Has someone ever given you unsolicited business advice that hurt you rather than helped?
For instance, comments like…
“A recession is going to hit any day now. You may hate your job, but maybe you should consider staying for the security. After all, what if you don’t make any money?”
“Are you sure you’re experienced enough to go after that client?”
“Aren’t you scared to do that? Maybe you should try something else, just to be safe.”
Entrepreneurs and freelancers hear comments like this all the time.
I bring this up because I have a doozy of a real-life example to share with you — and yes, yet another rant (but trust me — you’ll be ranting with me after reading this story.)
Here’s what happened…
One of my coaching clients had a great chat with a prospect. And then, she got the “you charge too much” note with a steaming helping of “helpful” advice.
Her prospect said her hourly rate was too high for someone without an office — especially since her real expenses were “just a laptop and phone.” Then, his email went on to explain how she should structure her client load, how her rate was more than a senior software engineer’s (side note: not even close), and what her actual rate should be.
The implication was clear: You are greedy for asking for this much money.
OF COURSE my coaching client felt like poo after reading this. Although she’s been a writer for a long time and can command a higher rate, she’s newer to freelancing and weird client whims. This kind of note was demeaning and demoralizing and unfair.
(As a side note, can you imagine telling your dentist, “I think your hourly rate is too high?” Or your surgeon? Or your accountant? Why is it OK to question freelancers about their rates?)
I told my client to walk away from the prospect and consider herself lucky. She doesn’t need those kind of people in her work life.
And neither do you.
Here’s the deal…
Nobody has the right to give you unsolicited advice about what to charge, when to start your business, and how to manage your operations.
Especially when their “helpful” advice is nothing but a big load of B.S. Even if the advice-giver thinks it’s heartfelt and well-meaning.
Why do people feel compelled to tell solopreneurs and entrepreneurs what to do? There are a few reasons:
Sometimes, people do it because they’re feeling insecure — so they project that feeling on to you. For instance, your partner may say things like, “Are you sure you’re ready?” When what they really mean is, “Your business move is bringing up my own issues and I’m afraid.”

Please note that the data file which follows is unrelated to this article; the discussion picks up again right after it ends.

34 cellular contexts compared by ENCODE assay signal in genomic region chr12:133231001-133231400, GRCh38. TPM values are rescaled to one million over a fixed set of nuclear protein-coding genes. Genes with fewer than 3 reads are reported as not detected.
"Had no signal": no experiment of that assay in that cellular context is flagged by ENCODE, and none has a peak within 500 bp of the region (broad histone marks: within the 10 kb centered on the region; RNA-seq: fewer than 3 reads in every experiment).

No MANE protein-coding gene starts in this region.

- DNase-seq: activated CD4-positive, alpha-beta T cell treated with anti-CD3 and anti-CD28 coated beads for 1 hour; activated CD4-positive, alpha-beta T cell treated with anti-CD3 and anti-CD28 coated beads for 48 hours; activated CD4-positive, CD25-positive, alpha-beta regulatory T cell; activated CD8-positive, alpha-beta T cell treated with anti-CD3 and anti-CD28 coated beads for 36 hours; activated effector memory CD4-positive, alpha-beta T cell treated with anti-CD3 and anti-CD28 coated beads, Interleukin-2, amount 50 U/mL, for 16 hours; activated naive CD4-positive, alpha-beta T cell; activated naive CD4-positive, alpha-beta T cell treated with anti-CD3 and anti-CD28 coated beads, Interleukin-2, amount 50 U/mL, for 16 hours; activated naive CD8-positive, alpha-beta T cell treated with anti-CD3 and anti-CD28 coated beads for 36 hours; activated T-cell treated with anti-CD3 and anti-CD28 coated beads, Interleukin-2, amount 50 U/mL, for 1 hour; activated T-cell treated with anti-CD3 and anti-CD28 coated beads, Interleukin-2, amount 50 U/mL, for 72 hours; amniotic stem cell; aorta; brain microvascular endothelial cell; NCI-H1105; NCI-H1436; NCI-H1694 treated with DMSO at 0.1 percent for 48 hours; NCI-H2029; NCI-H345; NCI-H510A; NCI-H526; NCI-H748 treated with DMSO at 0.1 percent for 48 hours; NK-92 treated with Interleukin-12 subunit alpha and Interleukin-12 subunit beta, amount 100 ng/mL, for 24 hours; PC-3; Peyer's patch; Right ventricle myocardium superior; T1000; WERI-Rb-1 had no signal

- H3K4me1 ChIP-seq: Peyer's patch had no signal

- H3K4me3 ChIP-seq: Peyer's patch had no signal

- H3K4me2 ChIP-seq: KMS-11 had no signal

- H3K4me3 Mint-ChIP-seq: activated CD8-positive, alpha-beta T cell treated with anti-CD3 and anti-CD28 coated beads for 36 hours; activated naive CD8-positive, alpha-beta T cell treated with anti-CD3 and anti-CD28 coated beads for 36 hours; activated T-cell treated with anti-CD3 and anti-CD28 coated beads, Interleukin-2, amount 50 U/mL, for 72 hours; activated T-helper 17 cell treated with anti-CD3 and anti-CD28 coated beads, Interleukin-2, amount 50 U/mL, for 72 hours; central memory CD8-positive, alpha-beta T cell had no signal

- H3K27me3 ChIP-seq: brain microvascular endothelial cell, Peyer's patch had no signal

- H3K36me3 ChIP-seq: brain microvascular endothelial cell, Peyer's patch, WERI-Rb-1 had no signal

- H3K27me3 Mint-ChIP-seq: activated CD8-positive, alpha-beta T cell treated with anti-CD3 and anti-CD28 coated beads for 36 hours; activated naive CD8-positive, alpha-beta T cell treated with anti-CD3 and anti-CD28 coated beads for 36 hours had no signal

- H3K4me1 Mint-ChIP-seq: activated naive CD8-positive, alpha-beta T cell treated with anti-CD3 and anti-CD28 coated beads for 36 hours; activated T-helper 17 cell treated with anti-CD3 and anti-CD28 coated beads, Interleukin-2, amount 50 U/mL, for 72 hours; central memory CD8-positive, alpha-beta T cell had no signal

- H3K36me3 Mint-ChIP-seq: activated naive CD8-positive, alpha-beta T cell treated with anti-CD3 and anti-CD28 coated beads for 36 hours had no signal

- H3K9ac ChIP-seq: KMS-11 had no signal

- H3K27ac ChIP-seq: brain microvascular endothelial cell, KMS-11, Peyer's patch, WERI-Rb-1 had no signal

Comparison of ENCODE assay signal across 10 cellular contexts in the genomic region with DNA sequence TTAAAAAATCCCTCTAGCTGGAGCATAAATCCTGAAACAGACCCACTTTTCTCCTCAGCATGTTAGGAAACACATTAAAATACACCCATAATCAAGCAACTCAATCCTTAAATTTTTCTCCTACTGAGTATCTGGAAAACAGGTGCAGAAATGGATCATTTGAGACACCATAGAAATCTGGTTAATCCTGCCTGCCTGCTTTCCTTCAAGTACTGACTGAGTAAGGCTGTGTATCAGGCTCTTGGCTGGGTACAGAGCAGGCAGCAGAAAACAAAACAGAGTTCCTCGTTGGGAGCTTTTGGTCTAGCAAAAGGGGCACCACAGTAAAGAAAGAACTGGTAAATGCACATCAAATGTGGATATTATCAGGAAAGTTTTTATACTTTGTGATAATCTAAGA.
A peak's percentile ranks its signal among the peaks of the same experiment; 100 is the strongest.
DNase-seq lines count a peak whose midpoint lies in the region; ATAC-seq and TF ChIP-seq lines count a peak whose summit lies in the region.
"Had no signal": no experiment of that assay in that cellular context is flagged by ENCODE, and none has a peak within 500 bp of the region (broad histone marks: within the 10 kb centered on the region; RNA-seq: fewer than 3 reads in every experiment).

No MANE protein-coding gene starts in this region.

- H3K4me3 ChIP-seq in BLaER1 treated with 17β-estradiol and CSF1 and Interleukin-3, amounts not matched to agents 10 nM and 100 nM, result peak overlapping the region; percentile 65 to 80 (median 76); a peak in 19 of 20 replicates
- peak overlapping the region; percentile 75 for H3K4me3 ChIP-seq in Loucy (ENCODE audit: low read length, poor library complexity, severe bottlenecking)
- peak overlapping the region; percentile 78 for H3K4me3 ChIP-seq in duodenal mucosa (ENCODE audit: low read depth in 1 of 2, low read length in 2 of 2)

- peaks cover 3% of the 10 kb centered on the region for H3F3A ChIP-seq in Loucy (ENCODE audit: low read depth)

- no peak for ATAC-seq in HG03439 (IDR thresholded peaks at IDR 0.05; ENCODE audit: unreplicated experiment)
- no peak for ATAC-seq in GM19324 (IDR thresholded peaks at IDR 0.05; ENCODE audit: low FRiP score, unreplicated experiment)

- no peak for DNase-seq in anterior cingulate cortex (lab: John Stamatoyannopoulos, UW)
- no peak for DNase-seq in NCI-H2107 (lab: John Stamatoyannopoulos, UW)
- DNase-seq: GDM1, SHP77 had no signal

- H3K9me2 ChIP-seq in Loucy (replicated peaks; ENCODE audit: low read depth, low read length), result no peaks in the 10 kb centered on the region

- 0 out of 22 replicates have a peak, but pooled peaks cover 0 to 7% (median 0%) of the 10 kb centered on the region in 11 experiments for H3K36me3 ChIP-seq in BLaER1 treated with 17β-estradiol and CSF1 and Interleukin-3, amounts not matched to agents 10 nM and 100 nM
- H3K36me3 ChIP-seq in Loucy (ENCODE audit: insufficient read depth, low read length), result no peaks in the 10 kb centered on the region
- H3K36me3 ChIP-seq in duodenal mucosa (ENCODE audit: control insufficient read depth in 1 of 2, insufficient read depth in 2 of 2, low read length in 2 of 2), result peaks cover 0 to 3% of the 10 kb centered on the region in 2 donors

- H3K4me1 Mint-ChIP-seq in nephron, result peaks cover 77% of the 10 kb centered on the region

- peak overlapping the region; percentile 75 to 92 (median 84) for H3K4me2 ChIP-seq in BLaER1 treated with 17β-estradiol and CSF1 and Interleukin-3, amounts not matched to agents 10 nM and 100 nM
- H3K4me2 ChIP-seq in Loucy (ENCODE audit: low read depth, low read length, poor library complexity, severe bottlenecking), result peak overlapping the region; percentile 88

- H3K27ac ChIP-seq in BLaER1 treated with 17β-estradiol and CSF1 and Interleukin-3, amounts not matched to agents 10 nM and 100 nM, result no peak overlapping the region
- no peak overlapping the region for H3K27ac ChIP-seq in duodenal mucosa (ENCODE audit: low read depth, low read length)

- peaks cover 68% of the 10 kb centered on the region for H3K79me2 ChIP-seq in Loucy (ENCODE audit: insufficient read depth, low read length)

Sometimes, it’s because they don’t know any better. They think they’re helping when they actually have no clue what to do. It’s like non-parents who give parenting advice. What they say may be great in theory, but in real life…not so much.
And sometimes, it’s because someone is just mean. They don’t care how they hurt you. They’re doing it for their own evil purposes. I once had a prospect tell me that I was the “most expensive vendor by far” in an attempt to get me to lower my rate.
As you may imagine, it didn’t work. And I still got the gig, too. ::insert evil laugh here::
But, how do you decide if the advice has merit?
One of the most powerful coaching questions when something gets into your head and doesn’t let go is: “How true is this?”
In most cases, the answer is “not very.” People start successful freelance businesses all the time. Other people probably charge WAY more than you. Sure, going after that big client is scary — but, getting out of your comfort zone is how you grow and make more money.
In my coaching client’s case, it was obvious that her prospect had never freelanced. In his calculations around how much my prospect should charge (yes, he included actual calculations!), he assumed a full 40-hour billable workweek (which is rare — most freelancers spend of good chunk of their time doing non-billable work like client acquisition and administrative tasks.)
Additionally, the prospect’s calculations didn’t include things like retirement, vacation time, software expenses, hiring help — even making a profit.
The answer to “how true is his advice?” is “not very.”
This technique even works when you hear helpful advice from a friend or partner (which is always harder to discount — especially when they tell you that they only have your best interests at heart.)
If it’s not true, it’s OK to let it go.
There are many ways to respond to folks who feel compelled to “help.” Depending on the relationship, you can walk away — or dig in and ask what the real issue is (especially if they are a friend or a partner.)
Plus, it’s entirely fair to thank someone for their concern, tell them you have everything handled, and let them know that you don’t need their advice.
Especially if their advice drags you down every. single. time.
But, what if they’re right?
Having said all this, sometimes, “helpful advice” has a small peppercorn of truth embedded in a whole bunch of baloney. When something pushes my buttons, I’ve realized it’s time for me to take a step back and to think about what the other person is saying.
It doesn’t mean that they’re right. But it does mean that they gave me something to consider.
What do you think?
What’s the worst piece of “helpful” advice have you ever heard? Has someone else’s offhand comment caused you to stall out, change directions, or totally doubt yourself? Leave a comment and let me know.